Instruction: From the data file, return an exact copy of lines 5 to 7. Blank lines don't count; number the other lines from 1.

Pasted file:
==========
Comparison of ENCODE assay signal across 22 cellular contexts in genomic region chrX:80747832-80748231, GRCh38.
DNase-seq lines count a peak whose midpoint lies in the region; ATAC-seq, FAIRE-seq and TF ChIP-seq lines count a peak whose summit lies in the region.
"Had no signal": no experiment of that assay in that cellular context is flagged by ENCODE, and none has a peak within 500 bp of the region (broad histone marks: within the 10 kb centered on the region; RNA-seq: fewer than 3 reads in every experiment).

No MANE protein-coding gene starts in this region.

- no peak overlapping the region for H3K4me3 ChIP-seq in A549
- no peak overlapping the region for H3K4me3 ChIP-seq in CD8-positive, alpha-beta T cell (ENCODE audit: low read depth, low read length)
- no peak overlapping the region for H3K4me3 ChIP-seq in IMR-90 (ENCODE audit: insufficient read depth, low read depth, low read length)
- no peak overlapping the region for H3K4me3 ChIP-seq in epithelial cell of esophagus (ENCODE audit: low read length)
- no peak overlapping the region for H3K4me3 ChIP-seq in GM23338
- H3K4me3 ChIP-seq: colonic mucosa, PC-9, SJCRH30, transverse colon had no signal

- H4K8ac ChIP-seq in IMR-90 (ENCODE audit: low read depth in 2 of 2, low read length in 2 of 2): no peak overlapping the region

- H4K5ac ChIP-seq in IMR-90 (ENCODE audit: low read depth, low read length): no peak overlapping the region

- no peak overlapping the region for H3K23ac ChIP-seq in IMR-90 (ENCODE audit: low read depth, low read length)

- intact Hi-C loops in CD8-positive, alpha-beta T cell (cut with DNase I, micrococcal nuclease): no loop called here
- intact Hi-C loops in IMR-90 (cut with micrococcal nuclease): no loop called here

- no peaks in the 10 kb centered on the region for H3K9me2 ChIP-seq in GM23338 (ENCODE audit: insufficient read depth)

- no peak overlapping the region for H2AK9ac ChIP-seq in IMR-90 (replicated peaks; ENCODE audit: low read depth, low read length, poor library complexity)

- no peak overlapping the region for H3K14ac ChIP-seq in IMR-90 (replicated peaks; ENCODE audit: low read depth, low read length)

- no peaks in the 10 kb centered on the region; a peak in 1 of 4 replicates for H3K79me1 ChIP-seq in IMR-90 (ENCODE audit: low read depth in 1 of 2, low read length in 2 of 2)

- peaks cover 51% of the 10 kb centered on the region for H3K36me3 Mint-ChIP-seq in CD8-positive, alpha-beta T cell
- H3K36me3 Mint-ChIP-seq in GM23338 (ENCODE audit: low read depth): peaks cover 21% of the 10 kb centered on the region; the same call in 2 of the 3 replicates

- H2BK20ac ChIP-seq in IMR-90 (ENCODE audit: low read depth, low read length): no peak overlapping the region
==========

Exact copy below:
- no peak overlapping the region for H3K4me3 ChIP-seq in A549
- no peak overlapping the region for H3K4me3 ChIP-seq in CD8-positive, alpha-beta T cell (ENCODE audit: low read depth, low read length)
- no peak overlapping the region for H3K4me3 ChIP-seq in IMR-90 (ENCODE audit: insufficient read depth, low read depth, low read length)